LOS ANGELES (AP) — The Supreme Court decision to give married gay couples equal standing with other married Americans is poised to radically change the lives of binational same-sex couples.
Previously, married gay and lesbian couples were unable to obtain green cards or other immigration benefits awarded to heterosexuals. In some cases, couples moved abroad to stay together, faced the prospect of deportation or hopped from visa to visa to remain in the country legally.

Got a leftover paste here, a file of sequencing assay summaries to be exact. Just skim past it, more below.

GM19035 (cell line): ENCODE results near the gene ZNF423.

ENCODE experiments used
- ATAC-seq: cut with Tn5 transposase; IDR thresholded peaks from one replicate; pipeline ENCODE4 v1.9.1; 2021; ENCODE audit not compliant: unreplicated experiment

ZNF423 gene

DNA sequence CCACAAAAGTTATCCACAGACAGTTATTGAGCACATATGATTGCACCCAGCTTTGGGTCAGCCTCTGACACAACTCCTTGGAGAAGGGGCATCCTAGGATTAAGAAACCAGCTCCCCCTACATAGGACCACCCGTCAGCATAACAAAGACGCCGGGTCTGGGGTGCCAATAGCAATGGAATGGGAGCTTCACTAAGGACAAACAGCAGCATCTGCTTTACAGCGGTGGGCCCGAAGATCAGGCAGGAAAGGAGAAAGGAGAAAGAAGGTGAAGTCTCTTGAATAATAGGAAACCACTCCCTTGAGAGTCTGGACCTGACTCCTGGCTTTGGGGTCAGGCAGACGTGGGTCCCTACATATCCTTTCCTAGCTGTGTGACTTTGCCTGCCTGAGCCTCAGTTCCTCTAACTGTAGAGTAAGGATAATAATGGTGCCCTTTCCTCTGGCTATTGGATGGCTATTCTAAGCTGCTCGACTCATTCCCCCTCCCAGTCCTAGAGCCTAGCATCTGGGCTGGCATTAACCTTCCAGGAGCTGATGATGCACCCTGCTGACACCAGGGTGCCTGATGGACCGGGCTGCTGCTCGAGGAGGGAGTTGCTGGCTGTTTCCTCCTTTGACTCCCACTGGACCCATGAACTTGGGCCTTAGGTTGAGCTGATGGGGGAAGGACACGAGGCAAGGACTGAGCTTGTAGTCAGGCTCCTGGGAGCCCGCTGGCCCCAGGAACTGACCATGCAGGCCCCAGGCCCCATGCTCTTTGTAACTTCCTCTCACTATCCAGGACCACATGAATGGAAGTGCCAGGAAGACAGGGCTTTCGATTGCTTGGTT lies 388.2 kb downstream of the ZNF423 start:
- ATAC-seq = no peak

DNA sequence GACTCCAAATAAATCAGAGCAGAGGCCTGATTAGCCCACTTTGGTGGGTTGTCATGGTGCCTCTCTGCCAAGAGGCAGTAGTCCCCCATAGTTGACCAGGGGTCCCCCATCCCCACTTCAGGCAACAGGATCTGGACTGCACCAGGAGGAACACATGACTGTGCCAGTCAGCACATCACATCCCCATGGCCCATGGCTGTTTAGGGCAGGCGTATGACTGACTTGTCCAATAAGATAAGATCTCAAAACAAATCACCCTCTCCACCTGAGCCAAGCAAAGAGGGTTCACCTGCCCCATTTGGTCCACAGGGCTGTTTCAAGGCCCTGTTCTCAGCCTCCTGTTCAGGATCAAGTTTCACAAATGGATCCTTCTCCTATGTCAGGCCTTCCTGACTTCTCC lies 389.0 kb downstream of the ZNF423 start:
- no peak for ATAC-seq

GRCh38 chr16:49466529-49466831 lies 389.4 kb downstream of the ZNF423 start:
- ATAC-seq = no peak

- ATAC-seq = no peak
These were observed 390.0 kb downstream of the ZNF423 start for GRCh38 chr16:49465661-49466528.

American citizen Catriona (Kat-REE-na) Dowling says she and her Irish spouse Cathy Davis can enroll their three kids in soccer this fall, knowing they'll be staying in their Boulder, Colo. home.
Experts say about 32,000 same sex couples have one partner who is a U.S. citizen and another from a foreign country. It isn't clear how many are married.